Quote for Today

In my many years I have come to a conclusion that one useless man is a shame, two is a law firm, and three or more is a congress.

John Adams

Stout elderly man in his 60s with long white hair, facing partway leftwardJohn Adams was an American statesman who served as the second president of the United States (1797–1801) and the first vice president (1789–97). He was a lawyer, diplomat, statesman, political theorist, and, as a Founding Father, a leader of the movement for American independence from Great Britain. He was also a dedicated diarist and correspondent, particularly with his wife and closest advisor Abigail.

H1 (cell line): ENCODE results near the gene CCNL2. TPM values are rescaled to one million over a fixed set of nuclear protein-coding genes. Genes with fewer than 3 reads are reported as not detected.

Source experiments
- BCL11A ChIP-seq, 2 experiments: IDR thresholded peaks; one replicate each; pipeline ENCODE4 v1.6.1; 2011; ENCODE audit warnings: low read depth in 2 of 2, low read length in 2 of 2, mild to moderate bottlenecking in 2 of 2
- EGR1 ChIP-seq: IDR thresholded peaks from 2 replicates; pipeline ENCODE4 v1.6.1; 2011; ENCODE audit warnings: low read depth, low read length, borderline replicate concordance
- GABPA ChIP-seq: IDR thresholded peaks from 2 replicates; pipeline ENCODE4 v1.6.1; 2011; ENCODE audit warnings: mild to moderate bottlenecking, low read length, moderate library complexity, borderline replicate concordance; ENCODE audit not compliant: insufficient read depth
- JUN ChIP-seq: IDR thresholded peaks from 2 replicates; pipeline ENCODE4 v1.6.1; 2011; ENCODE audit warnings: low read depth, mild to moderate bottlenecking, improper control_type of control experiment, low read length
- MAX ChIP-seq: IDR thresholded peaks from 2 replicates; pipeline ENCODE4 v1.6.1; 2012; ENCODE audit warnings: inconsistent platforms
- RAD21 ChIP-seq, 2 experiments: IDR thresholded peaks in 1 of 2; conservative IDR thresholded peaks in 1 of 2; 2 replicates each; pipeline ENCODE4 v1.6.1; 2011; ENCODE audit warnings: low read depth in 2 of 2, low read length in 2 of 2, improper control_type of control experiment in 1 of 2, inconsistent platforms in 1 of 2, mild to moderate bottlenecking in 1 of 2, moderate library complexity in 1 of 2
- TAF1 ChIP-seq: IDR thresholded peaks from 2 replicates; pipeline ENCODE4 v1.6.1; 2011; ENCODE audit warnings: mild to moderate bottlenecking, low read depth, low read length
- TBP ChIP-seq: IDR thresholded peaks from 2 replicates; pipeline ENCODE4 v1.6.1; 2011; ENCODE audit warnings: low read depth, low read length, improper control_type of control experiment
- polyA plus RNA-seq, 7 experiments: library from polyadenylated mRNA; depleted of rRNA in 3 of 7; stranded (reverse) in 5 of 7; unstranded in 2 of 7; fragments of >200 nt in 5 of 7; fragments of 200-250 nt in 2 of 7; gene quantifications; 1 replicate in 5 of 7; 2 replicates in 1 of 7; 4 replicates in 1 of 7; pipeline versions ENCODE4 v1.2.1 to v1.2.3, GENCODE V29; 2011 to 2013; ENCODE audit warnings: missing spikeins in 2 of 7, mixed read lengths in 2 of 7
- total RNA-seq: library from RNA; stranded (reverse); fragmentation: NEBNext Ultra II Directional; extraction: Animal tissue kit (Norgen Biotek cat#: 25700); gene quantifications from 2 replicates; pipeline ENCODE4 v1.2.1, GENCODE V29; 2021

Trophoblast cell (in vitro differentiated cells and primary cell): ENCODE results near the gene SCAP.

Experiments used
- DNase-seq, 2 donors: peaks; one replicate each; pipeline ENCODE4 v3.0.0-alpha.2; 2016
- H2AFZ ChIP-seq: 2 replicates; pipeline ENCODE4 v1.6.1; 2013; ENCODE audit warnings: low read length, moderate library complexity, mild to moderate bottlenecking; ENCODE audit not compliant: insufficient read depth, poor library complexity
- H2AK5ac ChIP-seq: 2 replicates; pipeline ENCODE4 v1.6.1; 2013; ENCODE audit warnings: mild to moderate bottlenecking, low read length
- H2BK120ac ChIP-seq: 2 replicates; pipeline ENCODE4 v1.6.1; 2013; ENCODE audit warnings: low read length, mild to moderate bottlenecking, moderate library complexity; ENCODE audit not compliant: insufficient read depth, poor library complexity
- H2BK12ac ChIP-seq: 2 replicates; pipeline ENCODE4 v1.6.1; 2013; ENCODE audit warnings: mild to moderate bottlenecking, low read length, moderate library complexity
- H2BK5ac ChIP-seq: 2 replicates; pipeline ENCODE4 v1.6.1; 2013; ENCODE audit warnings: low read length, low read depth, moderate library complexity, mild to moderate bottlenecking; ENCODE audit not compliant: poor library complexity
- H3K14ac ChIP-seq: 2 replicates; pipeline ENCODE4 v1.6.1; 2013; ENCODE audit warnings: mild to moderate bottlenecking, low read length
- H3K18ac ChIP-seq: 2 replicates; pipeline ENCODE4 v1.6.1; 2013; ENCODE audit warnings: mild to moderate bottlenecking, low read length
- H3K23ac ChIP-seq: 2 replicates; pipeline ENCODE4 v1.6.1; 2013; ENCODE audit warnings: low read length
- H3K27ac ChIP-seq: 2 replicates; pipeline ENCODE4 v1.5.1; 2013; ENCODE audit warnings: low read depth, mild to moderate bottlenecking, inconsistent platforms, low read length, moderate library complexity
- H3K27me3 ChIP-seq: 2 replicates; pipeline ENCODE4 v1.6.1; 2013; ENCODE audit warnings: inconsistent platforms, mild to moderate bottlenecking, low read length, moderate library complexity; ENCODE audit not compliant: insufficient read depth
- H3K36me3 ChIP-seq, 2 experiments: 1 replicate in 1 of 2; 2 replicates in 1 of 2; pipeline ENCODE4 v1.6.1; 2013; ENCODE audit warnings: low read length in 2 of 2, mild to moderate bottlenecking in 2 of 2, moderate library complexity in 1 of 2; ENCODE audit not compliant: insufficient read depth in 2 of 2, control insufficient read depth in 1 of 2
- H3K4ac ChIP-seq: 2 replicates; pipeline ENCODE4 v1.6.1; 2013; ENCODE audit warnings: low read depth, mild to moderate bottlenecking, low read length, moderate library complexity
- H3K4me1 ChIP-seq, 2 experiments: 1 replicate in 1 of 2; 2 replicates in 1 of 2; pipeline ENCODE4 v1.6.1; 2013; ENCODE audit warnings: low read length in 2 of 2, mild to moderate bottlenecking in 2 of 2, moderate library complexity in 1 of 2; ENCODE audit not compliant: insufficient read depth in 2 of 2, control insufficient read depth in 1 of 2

Adams collaborated with his cousin, revolutionary leader Samuel Adams, but he established his own prominence prior to the American Revolution. After the Boston Massacre, he provided a successful (though unpopular) legal defense of the accused British soldiers, in the face of severe local anti-British sentiment and driven by his devotion to the right to counsel and the “protect[ion] of innocence.” Adams was a delegate from Massachusetts to the Continental Congress, where he played a leading role in persuading Congress to declare independence. He assisted Thomas Jefferson in drafting the Declaration of Independence in 1776, and was its foremost advocate in the Congress. As a diplomat in Europe, he helped negotiate the eventual peace treaty with Great Britain, and acquired vital governmental loans from Amsterdam bankers. Adams was the primary author of the Massachusetts Constitution in 1780. This influenced the development of America’s own constitution, as did his earlier Thoughts on Government (1776).

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